Newspaper article The Topeka Capital-Journal

Kobach Debates Law ; Secretary of State, KU Law Professor Clash on Voting Reforms

Newspaper article The Topeka Capital-Journal

Kobach Debates Law ; Secretary of State, KU Law Professor Clash on Voting Reforms

Article excerpt

LAWRENCE -- Secretary of State Kris Kobach and a law professor squared off Thursday to contemplate virtue and evil of voter identification laws in Kansas designed to thwart election corruption.

Kobach, a former law professor at the University of Missouri- Kansas City, Mo., matched wits with Mark Johnson, who teaches at the University of Kansas law school. They focused on whether requiring a photograph ID as a condition of casting a ballot was justified to shield integrity of the state's voting system, but both raised issues about a statute making people prove citizenship to register.

The duo sharply disagreed on the question of whether people living in the country illegally would attempt to affect the outcome of political contests by choosing Election Day to step away from an underground existence.

"The alleged phenomenon of noncitizen voting is a complete red herring," Johnson said. "Who is going to show up at the polls to vote knowing they may be caught?"

Kobach, who has frequently noted the danger of people in the country illegally trying to vote, said local voting stations weren't threatening places to the undocumented. Federal Immigration, Customs and Enforcement agents weren't on the prowl for improperly documented residents at voting stations, he said.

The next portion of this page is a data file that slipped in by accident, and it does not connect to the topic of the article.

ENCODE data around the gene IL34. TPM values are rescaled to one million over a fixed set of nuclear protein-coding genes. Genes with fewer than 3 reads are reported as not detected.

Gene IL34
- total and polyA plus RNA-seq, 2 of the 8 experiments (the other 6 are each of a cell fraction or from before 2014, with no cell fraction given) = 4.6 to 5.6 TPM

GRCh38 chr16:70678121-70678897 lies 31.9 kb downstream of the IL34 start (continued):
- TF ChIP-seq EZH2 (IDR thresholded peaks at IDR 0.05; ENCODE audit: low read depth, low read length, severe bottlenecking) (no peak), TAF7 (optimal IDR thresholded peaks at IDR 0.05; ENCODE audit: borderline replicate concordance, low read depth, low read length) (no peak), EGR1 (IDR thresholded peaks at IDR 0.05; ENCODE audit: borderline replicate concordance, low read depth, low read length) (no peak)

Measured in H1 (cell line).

"You'd be amazed how many green card holders who want U.S. citizenship are told by someone, 'You should go vote,' " Kobach said.

It was on this point that two sign-wielding protesters stepped into the conversation.

Suezanne Bishop, a third-year law student at KU, said she was disappointed Kobach had consistently "dehumanized undocumented individuals and taken an anti-immigration stance in state and federal forums."

Her signs: "You're the fraud" and "Who would Jesus deport?"

The movement to adopt state mandates related to photo ID and proof of citizenship picked up momentum following the contested 2000 presidential election. It was unclear for five weeks whether Vice President Al Gore or Texas Gov. …

Search by... Author
Show... All Results Primary Sources Peer-reviewed

Oops!

An unknown error has occurred. Please click the button below to reload the page. If the problem persists, please try again in a little while.